Ms. Neeru Ahuja, Partner, Deloitte India, who has 25 years of experience in the tax industry, encouraged women to speak and express their creativity, “Women tend to be shy and modest. We need to speak up more and share our ideas with our seniors,” she said. Ahuja believes that women gain significant skills through parenting that make them good leaders at the office too. “Mothers bring a special set of skills to the workplace be it nurturing talent, managing budgets, multi-tasking, resourcefulness etc. There are some areas that women are naturally good at and we need to build upon our strengths. But the one area that we all need to improve upon is in being more vocal about our idea”, she added.
Ms. Shyama Jain, SOS Mother, talked about her journey as a woman and an SOS Mother. Shyama, who has spent 33 years at SOS Children’s Villages of India highlighted the importance of education and mutual respect. She has raised 40 children, most of whom settled well, while the others are still studying. As an SOS Mother, Shyama made sure that there remains no difference between boys and girls during their upbringing. Besides this, Shyama reiterated the importance of behavioural change for the reduction of the gender gap.
Ms. Chandramma, a caregiver, mentioned about the challenges she faced as a child and a woman, which equipped her to help weave plausible solutions for the women she came across as part of the Family Strengthening Programme. She knows six languages, which help her connect with people faster and better; she has been a part of a Self-Help Group since 2014, and has empowered 68 families towards self-reliance. Her own life has been a constant struggle. Her husband passed away 8 months ago. Her son studies in the 7th grade. Having received minimal support during most of her life, she understands the distress vulnerable women and their children face. Her journey of empowerment that began with the Family Strengthening Programme of SOS Children’s Villages of India in 2014 has served her well, enabling her to be an Ambassador of Change for many.
Mr Sumanta Kar concluded the panel discussion by stating that gender equality can only see long-term sustenance if behavioural change is initiated at an individual level. “It is important to equip girls with education and skills; alongside, it is vital to inculcate respect for women and girls in boys,” he said.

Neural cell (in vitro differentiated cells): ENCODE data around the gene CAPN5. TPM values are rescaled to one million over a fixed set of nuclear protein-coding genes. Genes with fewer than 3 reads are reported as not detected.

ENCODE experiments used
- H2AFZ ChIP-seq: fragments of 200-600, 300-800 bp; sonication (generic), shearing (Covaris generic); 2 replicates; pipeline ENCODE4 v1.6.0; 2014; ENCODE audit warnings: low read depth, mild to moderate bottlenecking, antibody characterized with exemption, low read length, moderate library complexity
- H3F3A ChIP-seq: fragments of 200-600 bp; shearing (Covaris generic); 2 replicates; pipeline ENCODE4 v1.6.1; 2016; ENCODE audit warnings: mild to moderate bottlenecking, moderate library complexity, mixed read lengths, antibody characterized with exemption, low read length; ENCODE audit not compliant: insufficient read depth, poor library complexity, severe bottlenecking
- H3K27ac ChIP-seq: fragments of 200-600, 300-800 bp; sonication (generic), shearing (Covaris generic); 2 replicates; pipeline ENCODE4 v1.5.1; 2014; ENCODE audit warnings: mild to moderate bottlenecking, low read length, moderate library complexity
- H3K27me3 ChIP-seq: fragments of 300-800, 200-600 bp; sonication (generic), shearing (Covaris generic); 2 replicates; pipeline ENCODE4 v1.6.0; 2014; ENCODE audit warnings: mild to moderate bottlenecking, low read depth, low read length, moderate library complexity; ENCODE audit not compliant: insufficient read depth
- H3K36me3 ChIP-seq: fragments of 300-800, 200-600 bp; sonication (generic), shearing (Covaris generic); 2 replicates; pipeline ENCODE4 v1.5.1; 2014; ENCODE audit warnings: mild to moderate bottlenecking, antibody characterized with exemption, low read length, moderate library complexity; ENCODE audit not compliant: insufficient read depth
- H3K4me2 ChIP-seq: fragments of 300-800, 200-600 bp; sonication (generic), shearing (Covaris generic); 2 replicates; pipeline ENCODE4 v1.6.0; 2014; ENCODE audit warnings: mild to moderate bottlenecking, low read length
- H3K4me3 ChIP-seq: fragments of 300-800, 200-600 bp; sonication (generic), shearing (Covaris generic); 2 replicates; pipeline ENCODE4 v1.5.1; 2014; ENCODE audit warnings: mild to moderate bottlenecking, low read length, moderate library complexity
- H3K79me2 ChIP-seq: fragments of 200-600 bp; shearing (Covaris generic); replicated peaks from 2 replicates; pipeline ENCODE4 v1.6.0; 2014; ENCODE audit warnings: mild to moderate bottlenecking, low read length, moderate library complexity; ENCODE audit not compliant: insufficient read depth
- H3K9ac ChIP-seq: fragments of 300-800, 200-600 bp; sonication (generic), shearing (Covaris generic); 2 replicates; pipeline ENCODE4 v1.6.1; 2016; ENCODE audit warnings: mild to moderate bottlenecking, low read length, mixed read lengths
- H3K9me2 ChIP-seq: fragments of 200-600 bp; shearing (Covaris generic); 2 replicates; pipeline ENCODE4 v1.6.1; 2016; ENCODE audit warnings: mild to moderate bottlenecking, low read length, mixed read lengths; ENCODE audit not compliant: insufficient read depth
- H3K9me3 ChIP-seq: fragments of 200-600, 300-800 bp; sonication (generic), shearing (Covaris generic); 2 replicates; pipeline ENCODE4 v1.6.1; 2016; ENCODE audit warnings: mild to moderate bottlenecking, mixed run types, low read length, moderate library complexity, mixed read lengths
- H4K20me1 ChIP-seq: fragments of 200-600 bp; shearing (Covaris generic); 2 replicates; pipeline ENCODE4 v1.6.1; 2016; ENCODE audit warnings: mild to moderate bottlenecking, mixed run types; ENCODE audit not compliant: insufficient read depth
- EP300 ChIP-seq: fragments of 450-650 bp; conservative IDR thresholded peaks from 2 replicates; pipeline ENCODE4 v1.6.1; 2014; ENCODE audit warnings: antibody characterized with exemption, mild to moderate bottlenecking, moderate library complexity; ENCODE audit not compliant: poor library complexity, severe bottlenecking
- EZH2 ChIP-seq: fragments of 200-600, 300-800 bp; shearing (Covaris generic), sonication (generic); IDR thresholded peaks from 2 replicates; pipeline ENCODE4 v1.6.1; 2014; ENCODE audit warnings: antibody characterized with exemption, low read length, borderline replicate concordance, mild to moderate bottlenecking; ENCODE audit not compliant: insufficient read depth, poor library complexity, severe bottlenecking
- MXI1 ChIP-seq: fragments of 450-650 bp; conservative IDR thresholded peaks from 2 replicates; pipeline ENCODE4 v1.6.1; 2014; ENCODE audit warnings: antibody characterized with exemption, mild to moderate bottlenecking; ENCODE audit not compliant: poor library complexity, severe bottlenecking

About SOS Children’s Villages of India
Established in 1964, SOS Children’s Villages of India provides children without parental care or at the risk of losing it, a value chain of quality care services that goes beyond childcare alone, ensuring comprehensive child development. Our customized care interventions such as: Family Like Care, Family Strengthening, Kinship Care, Short Stay Homes, Foster Care, Youth Skilling, Emergency Childcare and Special Needs Childcare are aimed at transforming lives and enabling children under care into self-reliant and contributing members of society. The organization empowers vulnerable families in communities to become financially independent, thereby enabling them to create safe and nurturing spaces for children under their care. Today, over 6,500 children live in more than 440 family homes, inside 32 SOS Children’s Villages of India, in 22 States/UTs, from Srinagar to Kochi, and Bhuj to Shillong. They are lovingly cared for and nurtured by over 600 SOS Mothers and Aunts. As India’s largest self-implementing childcare NGO, SOS Children’s Villages India directly touches the lives of around 30,000 children every year.
For more information, please visit: https://www.soschildrensvillages.in
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New Delhi/Updated on: 13 March 2022